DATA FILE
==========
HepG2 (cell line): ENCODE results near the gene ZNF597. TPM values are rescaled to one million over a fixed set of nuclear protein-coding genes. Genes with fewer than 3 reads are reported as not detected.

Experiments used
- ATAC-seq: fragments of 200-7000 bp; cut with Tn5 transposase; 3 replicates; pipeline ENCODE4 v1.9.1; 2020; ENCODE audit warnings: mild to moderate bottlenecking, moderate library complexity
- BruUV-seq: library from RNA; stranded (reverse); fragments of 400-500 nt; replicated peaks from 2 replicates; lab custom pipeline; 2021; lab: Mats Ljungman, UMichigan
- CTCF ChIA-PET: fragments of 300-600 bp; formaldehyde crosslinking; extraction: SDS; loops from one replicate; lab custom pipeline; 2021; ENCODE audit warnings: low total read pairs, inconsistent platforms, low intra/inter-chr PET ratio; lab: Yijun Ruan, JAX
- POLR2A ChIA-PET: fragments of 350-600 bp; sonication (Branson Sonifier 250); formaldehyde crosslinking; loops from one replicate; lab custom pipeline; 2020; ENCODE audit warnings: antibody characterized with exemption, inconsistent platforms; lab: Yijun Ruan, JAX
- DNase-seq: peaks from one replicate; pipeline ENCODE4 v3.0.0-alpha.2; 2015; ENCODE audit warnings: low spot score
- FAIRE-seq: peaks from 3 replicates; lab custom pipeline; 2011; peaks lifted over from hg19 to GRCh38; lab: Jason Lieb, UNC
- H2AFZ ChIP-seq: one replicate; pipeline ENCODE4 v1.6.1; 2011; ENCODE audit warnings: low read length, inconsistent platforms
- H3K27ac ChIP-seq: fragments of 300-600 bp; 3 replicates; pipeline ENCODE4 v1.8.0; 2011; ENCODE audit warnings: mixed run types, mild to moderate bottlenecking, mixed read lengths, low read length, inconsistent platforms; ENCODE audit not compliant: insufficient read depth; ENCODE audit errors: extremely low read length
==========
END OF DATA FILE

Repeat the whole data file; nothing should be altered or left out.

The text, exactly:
HepG2 (cell line): ENCODE results near the gene ZNF597. TPM values are rescaled to one million over a fixed set of nuclear protein-coding genes. Genes with fewer than 3 reads are reported as not detected.

Experiments used
- ATAC-seq: fragments of 200-7000 bp; cut with Tn5 transposase; 3 replicates; pipeline ENCODE4 v1.9.1; 2020; ENCODE audit warnings: mild to moderate bottlenecking, moderate library complexity
- BruUV-seq: library from RNA; stranded (reverse); fragments of 400-500 nt; replicated peaks from 2 replicates; lab custom pipeline; 2021; lab: Mats Ljungman, UMichigan
- CTCF ChIA-PET: fragments of 300-600 bp; formaldehyde crosslinking; extraction: SDS; loops from one replicate; lab custom pipeline; 2021; ENCODE audit warnings: low total read pairs, inconsistent platforms, low intra/inter-chr PET ratio; lab: Yijun Ruan, JAX
- POLR2A ChIA-PET: fragments of 350-600 bp; sonication (Branson Sonifier 250); formaldehyde crosslinking; loops from one replicate; lab custom pipeline; 2020; ENCODE audit warnings: antibody characterized with exemption, inconsistent platforms; lab: Yijun Ruan, JAX
- DNase-seq: peaks from one replicate; pipeline ENCODE4 v3.0.0-alpha.2; 2015; ENCODE audit warnings: low spot score
- FAIRE-seq: peaks from 3 replicates; lab custom pipeline; 2011; peaks lifted over from hg19 to GRCh38; lab: Jason Lieb, UNC
- H2AFZ ChIP-seq: one replicate; pipeline ENCODE4 v1.6.1; 2011; ENCODE audit warnings: low read length, inconsistent platforms
- H3K27ac ChIP-seq: fragments of 300-600 bp; 3 replicates; pipeline ENCODE4 v1.8.0; 2011; ENCODE audit warnings: mixed run types, mild to moderate bottlenecking, mixed read lengths, low read length, inconsistent platforms; ENCODE audit not compliant: insufficient read depth; ENCODE audit errors: extremely low read length